Peter Louw is an author and poet who lives in the beautiful city of Cape Town, South Africa. Trained as a lawyer and admitted as an advocate, he nevertheless found that his stutter made it difficult to follow this career, and instead became a court reporter, journalist, editor, and translator. His books include a collection of poems and two books on stuttering. He has a blog titled Stuttersense (424,069 pageviews up to August 2021) and a Facebook group, Stuttering as a Mindbody Disorder.
Peter believes that there is a need for change within the area of stuttering. He feels that the role of the subconscious mind in stuttering, as well as stress and the repression of hidden emotions, are not sufficiently acknowledged within the stuttering community, and hopes that a new focus on them will help bring the much needed change we want to see.
Exploring possibilities for change: Is stuttering a “mind-body” disorder?
Is stuttering a psycho-physiological, aka “mindbody” condition? For the past few years this question has been haunting me. Because if it is, it could change how we see stuttering and how we treat it.
In other words, is it part of that strange family of disorders in the hotly disputed no man’s land between the mind and the body? Is it related to irritable bowel syndrome (IBS), many other digestive issues, tension headaches or migraines, unexplained muscle pains and many other stress / anxiety-based health complaints? And if so, can this information help us to deal better with our stutter?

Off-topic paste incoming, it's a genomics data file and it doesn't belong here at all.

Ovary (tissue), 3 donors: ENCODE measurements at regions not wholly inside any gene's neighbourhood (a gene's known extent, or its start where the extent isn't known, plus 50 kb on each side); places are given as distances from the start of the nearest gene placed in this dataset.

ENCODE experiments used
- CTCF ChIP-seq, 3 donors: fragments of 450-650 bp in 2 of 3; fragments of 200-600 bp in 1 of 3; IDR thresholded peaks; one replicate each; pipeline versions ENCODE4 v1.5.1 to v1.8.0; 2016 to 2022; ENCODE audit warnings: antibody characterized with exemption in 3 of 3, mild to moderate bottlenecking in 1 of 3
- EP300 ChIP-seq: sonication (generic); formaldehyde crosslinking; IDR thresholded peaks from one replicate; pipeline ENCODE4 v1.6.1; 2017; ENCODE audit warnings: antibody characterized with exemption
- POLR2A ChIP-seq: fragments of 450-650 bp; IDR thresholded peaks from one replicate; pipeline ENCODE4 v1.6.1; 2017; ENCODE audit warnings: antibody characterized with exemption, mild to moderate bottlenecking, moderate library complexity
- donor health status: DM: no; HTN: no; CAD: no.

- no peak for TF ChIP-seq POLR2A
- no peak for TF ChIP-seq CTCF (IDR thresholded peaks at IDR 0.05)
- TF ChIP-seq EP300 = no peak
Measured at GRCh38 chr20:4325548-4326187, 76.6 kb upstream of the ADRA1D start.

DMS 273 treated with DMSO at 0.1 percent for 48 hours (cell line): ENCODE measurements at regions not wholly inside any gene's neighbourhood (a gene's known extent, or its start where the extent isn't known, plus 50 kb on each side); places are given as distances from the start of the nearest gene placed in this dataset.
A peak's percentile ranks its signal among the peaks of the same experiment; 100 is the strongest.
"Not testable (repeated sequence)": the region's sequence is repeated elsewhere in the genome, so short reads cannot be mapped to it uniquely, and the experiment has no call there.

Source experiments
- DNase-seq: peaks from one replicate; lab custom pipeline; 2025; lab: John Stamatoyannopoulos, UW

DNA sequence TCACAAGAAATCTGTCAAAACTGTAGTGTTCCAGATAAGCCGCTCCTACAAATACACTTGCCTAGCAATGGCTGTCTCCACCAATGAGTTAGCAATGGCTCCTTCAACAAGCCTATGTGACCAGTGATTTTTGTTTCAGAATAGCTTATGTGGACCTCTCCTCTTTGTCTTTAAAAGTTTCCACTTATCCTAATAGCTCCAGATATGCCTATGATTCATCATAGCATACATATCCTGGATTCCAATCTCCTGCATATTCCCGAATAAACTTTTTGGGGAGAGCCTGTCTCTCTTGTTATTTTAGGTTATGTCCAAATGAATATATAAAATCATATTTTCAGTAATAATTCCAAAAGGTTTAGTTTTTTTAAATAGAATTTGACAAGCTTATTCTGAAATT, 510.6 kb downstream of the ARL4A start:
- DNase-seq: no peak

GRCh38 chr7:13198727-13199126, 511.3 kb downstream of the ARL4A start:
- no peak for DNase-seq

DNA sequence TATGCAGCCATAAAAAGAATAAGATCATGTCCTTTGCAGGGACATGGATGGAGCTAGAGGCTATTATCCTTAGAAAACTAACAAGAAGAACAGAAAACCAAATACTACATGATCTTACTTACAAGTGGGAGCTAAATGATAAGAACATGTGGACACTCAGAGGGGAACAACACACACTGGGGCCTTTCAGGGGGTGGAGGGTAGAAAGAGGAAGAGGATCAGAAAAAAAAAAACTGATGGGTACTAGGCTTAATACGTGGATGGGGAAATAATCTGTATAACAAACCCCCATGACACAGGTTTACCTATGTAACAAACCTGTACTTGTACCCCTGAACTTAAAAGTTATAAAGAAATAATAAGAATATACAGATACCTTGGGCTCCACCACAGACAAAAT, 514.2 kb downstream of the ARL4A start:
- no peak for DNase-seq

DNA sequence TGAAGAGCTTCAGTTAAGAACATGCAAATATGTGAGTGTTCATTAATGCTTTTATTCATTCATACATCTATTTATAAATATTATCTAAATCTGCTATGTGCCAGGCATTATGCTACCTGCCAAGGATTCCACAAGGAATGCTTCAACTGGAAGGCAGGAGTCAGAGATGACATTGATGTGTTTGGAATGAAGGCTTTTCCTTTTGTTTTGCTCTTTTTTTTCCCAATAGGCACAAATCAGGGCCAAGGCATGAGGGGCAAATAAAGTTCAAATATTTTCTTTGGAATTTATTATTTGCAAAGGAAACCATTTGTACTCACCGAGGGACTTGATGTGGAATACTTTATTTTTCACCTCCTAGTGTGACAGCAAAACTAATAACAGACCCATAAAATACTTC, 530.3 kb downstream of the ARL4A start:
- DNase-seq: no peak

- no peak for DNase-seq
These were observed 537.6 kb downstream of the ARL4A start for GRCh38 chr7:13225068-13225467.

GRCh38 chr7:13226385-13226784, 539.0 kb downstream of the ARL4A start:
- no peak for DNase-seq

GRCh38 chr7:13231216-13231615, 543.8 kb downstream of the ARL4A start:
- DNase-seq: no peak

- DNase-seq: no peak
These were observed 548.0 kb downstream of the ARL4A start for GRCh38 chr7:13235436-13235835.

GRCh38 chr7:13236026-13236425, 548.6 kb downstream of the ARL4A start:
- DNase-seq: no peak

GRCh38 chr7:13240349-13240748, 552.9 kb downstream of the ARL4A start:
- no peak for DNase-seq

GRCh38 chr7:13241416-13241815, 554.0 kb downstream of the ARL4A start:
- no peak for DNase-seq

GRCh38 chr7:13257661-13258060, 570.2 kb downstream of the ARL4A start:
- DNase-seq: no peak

Stress can manifest physically
A few years ago I came across an article in a sports magazine discussing “tension myositis syndrome”, a.k.a. The Mindbody Syndrome or TMS. TMS, according to the article, is a stress/anxiety-based syndrome with an open-ended myriad of symptoms ranging from digestive issues to lower back pain. At the time I had immense problems with my lower back. This was at the time of my retirement from a large financial company after twenty years – a very relevant fact, as will become clearer later. I used to get excruciating back spasms, seemingly out of the blue and not dependent on the physical movements I made.
X-rays and MRI scans showed mild disc narrowing, regarded normal for my age, and various health professionals concluded that this was causing the pain. However, the pain pills, creams, physiotherapy and an epidural injection failed to bring relief, and so I began to read up on TMS.
TMS is the term coined by the pioneering Dr John Sarno, MD (1923 – 2017), who was professor of clinical rehabilitation medicine at New York University School of Medicine. His concepts have since been further developed by various physicians (who have all written books about it), notably Drs Howard Schubiner, Marc Sopher, David Schechter and others. The basic idea is that stress, and particularly repressed, hidden emotional stress, can manifest physically (and sometimes also psychologically).
Getting in touch with secret feelings
Treatment entails becoming aware of this secret emotionality – getting in touch with your deepest feelings. A major tool to achieve this is the technique of journaling, that is, writing about and fully exploring one’s feelings in, for instance, a diary.